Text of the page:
Professional trajectories, ideological reconversions and the politics of science
Conference at the Institute for Advanced Study, CEU
May 6-7, 2016
1051 Budapest, Nádor u. 11. / Smart Room (004)
The Institute for Advanced Study, CEU
“Nicolae Iorga” History Institute of the Romanian Academy, Bucharest
Institute for Political History, Budapest
The conference aims to discuss how competing modernization projects in East Central Europe are generating their own technical, administrative and academic elites and how such professional groups come to shape the very processes they were called to steer. Concretely, we are focusing on how various technical-reformist and scientific-disciplinary projects (public hygiene, demographics, statistics, social medicine, physical anthropology, sociology, human geography etc.) populate and connect the larger political modernization projects. Elites, experts, discourses, technologies, diplomas and scientific templates travel inside transnational networks bringing (most often) Western European visions for local problems, dilemmas and reform attempts. In the process, local projects are assembled; “obligatory passage points” are created and new variants of social modernity and nation building get constituted.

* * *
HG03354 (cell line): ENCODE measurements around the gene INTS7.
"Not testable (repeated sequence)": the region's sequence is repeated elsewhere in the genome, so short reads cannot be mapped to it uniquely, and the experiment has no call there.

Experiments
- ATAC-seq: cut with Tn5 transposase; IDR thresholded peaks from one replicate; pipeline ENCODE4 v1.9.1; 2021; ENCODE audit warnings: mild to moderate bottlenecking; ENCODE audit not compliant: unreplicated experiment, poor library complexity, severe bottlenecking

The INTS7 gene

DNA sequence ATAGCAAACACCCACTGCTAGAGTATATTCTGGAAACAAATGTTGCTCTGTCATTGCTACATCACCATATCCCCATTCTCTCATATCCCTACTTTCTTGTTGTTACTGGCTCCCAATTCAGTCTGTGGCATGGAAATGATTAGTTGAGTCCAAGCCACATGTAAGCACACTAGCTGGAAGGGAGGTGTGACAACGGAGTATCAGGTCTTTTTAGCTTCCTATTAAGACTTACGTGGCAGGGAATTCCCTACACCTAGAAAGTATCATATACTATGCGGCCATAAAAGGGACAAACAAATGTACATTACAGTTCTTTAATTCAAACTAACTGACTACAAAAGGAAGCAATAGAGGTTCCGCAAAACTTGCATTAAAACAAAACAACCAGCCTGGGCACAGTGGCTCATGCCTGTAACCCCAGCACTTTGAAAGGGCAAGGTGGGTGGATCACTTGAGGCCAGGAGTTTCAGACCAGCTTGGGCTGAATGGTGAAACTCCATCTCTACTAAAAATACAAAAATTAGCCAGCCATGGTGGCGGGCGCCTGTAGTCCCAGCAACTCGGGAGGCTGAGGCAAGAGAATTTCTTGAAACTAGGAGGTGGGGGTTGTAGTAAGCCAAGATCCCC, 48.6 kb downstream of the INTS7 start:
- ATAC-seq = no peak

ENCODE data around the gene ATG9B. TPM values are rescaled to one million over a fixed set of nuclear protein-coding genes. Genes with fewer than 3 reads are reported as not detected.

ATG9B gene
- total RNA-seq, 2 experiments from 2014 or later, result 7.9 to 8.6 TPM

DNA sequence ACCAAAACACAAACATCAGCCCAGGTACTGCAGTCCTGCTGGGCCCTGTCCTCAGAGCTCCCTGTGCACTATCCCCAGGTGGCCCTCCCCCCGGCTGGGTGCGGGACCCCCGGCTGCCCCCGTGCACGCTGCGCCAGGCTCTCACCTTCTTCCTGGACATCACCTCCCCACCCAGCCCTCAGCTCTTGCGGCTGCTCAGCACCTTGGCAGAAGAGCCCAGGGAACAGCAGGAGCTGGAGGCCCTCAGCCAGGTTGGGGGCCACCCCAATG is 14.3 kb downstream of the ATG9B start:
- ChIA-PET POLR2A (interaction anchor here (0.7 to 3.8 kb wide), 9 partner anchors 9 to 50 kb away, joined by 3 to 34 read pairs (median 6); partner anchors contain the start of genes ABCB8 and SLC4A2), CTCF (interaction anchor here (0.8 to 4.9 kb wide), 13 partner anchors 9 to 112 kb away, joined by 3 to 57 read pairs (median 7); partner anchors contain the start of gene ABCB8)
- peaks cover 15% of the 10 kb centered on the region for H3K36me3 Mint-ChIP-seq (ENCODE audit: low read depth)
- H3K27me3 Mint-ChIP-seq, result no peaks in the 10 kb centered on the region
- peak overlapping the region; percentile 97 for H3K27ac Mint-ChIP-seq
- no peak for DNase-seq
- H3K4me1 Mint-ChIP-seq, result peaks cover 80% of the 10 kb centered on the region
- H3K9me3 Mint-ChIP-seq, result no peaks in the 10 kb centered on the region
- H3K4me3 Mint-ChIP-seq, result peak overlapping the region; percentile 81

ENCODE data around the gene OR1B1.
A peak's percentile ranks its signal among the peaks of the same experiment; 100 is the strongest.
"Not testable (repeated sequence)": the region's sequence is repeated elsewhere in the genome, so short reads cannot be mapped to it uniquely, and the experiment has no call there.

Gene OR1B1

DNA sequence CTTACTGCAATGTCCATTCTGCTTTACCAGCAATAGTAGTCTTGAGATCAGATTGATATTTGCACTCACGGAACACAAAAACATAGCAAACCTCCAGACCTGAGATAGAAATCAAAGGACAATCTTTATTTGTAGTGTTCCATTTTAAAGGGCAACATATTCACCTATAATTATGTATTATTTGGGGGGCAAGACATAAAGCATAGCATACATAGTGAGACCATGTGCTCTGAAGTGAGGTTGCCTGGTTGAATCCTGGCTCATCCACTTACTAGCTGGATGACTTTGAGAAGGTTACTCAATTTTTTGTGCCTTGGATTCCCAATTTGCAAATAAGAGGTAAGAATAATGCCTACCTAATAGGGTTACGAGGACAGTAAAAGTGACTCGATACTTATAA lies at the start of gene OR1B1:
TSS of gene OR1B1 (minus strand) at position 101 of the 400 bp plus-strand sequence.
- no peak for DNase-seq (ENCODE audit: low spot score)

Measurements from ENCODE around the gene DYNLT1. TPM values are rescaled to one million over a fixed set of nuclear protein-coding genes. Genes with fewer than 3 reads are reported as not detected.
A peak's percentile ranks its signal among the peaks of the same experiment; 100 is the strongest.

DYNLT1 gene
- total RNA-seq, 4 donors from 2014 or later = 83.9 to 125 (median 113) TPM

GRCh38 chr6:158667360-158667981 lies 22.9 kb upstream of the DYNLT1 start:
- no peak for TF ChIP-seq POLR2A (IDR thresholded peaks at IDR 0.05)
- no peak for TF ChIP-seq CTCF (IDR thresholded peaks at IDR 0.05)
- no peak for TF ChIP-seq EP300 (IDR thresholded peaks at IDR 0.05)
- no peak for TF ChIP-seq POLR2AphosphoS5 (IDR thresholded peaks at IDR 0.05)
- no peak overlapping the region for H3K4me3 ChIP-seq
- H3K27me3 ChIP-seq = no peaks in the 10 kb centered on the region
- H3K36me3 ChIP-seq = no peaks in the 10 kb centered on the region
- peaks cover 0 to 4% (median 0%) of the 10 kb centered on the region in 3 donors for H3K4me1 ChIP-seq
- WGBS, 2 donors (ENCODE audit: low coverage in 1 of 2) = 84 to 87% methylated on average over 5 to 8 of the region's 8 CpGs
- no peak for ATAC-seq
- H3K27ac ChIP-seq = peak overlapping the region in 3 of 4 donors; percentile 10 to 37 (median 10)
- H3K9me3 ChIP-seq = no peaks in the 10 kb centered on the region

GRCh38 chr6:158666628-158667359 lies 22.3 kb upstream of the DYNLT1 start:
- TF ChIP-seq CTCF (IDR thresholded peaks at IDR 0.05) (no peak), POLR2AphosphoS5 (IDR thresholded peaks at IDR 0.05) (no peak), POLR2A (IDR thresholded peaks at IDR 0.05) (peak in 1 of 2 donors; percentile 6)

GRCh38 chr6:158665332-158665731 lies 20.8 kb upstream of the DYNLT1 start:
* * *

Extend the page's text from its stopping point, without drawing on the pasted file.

We consider a series of successive and/or overlapping processes of modernization in East Central Europe with a focus on the resiliencies and continuities between different, sometimes ideologically opposed, political regimes underlying moments of historical fracture. We show how the implementation of each modernization project under analysis is characterized by a chronic deficit in human resources, especially at the level of intellectual (administrative, professional, technical) elites. As these categories are those called to implement specific visions of modernity, a recurrent strategy of diverse political regimes is that of recuperating older intellectual elites, ones that were in the service of previous projects, for the current tasks. This solution is a process common throughout Central and Eastern Europe, a strategy we claim is attuned to the particularities of the modernization processes in this part of Europe.
Starting from in-depth analyses of cases in Hungary and Romania, we aim to give the analysis an explicit comparative dimension across both historical periods and geographic areas. We give particular attention to processes that span over political and administrative borders looking at cross-national similarities and contrasts emerging from regional histories. The aim of the conference is to stimulate the emergence of a conceptual framework able to facilitate the understanding of contrasting visions of modernity, successive political regimes and ideological transfers from competing political models West or East of the region.
Please visit the conference's website for details.